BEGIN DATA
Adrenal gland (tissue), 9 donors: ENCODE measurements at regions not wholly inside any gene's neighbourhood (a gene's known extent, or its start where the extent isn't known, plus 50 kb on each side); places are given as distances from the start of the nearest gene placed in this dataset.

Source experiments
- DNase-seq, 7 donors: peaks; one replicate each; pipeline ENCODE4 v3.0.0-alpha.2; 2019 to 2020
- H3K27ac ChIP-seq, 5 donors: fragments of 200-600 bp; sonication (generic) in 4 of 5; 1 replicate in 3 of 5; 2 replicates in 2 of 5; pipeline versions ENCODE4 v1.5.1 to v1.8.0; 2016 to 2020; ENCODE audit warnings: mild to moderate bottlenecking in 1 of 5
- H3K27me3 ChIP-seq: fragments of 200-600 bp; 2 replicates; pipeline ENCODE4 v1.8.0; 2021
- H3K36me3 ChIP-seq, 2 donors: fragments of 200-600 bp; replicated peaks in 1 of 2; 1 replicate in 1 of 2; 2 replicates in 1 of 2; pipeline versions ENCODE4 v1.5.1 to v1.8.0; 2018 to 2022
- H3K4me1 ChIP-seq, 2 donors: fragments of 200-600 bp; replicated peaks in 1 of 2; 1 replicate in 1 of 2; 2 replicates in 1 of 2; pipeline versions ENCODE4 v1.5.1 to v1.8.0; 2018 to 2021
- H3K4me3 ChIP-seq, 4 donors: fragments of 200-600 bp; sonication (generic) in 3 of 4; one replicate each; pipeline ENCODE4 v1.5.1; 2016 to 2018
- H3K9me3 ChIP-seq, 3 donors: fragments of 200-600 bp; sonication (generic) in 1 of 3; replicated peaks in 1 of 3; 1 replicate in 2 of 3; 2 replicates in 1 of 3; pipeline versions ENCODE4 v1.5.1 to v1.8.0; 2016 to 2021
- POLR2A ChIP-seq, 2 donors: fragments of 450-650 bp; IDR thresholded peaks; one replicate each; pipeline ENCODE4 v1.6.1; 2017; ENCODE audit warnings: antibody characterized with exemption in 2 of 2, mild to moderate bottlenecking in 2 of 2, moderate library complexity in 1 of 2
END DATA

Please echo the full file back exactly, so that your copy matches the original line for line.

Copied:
Adrenal gland (tissue), 9 donors: ENCODE measurements at regions not wholly inside any gene's neighbourhood (a gene's known extent, or its start where the extent isn't known, plus 50 kb on each side); places are given as distances from the start of the nearest gene placed in this dataset.

Source experiments
- DNase-seq, 7 donors: peaks; one replicate each; pipeline ENCODE4 v3.0.0-alpha.2; 2019 to 2020
- H3K27ac ChIP-seq, 5 donors: fragments of 200-600 bp; sonication (generic) in 4 of 5; 1 replicate in 3 of 5; 2 replicates in 2 of 5; pipeline versions ENCODE4 v1.5.1 to v1.8.0; 2016 to 2020; ENCODE audit warnings: mild to moderate bottlenecking in 1 of 5
- H3K27me3 ChIP-seq: fragments of 200-600 bp; 2 replicates; pipeline ENCODE4 v1.8.0; 2021
- H3K36me3 ChIP-seq, 2 donors: fragments of 200-600 bp; replicated peaks in 1 of 2; 1 replicate in 1 of 2; 2 replicates in 1 of 2; pipeline versions ENCODE4 v1.5.1 to v1.8.0; 2018 to 2022
- H3K4me1 ChIP-seq, 2 donors: fragments of 200-600 bp; replicated peaks in 1 of 2; 1 replicate in 1 of 2; 2 replicates in 1 of 2; pipeline versions ENCODE4 v1.5.1 to v1.8.0; 2018 to 2021
- H3K4me3 ChIP-seq, 4 donors: fragments of 200-600 bp; sonication (generic) in 3 of 4; one replicate each; pipeline ENCODE4 v1.5.1; 2016 to 2018
- H3K9me3 ChIP-seq, 3 donors: fragments of 200-600 bp; sonication (generic) in 1 of 3; replicated peaks in 1 of 3; 1 replicate in 2 of 3; 2 replicates in 1 of 3; pipeline versions ENCODE4 v1.5.1 to v1.8.0; 2016 to 2021
- POLR2A ChIP-seq, 2 donors: fragments of 450-650 bp; IDR thresholded peaks; one replicate each; pipeline ENCODE4 v1.6.1; 2017; ENCODE audit warnings: antibody characterized with exemption in 2 of 2, mild to moderate bottlenecking in 2 of 2, moderate library complexity in 1 of 2